Internal Brain Drain
We are at War; more specifically, the war on lost talent. Managers complain about the lack of enough qualified people to enter the leadership pipeline even with the current economic climate. Experts point to the companies inability in fully utilizing half their talent pool – a decade ago managers would say their female workforce would reach senior management positions in a short span of time, but how much longer can companies hire and promote over 75% of the men when over 60% of the worlds university graduates are women?
Organizations willing to become savvy about their female workforce will win this war for the finest talent, leadership and customers. Most would eliminate the impression that a “glass ceiling” is holding women back. Talented women are being recruited into companies with equivalence to men, but at every management level going up the chain of command, the number of women plunge and the number of men climb.
There are a couple of cases where women aren’t getting the promotions they deserve and a few getting out to set up their own companies in an area of personal interest or freelancing from the previous work function like consultancies.
Many managers are still of the notion that they promote based on merit but there is no doubt an error in their equation for measuring productivity.
The world and cultures of today’s companies has a preference for male styles. Unless we ensure a place for the female workforce, we may never have a chance at tapping into the best of the other half of the talent pool. The decade has shown, the numbers of women decrease on every step of the leadership ladder.
Another gender opportunity that businesses are losing out on is women as consumers. One has to doubt the managers in charge of the strategy seeing as how women make 80 per cent of purchasing decisions. This is not limited to just include clothes, accessories, groceries and cosmetics; but it now includes electronics, housing, cars and financial services. Unfortunately most companies aren’t doing their product development, consumer research or after sales service to cater to this market as much as they could. And the rewards are long term.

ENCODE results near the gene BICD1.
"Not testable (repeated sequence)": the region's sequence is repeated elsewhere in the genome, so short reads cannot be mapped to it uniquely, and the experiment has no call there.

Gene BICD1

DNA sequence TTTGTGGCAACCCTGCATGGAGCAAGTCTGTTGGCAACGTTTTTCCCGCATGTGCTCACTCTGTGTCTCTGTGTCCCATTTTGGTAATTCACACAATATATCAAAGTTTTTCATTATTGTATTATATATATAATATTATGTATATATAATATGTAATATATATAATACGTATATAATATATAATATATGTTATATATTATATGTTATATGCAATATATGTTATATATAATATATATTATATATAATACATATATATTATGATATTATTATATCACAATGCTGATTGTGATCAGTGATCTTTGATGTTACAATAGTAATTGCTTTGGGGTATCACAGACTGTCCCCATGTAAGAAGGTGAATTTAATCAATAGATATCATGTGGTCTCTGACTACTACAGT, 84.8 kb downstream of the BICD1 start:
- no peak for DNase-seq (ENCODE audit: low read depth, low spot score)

Many studies show that women prefer to make purchases from each other regardless of the product type – high or low end.
For years, programmes to promote women were directed at women. Despite the increased advent of programs directed at women in the form of coaching, leadership programs and assertiveness training, none have managed to elevate them to the alluded them to gaining access to the C-suite.
The most obvious suggestion here would be to make companies need to become “gender bilingual.” – That is learn, think like and speak the other language as well. They spend literally millions trying to teach employees to be culturally sensitive and pay attention to global business practices and differences; very few look within and try to break barriers of communication. It’s time to do the same thing with gender.
I wouldn’t go so far as blame men for being ignorant of the existence of a female language – modern times have encouraged women to be treated equally and the same but the fact of the matter is, we are not the same and that is the actual problem.
Organizations need to seek ways to understand the differences as well as opportunities that lay dormant so they can effectively manage their teams. This is because the women are increasingly aware of the these very differences; the time has come for companies to start to change their talent pool game plan i.e. to start focusing on helping integrate the up coming female talent into the systems, cultures, and leadership styles.
Despite the economic crisis many innovative companies using it as a time to adapt, rethink and reshuffle their traditional business models and styles to the future. They will be among the first to witness a big difference in their corporate performance in the next few years.
Ultimately, it’s a strategic business issue on driving the shift to women.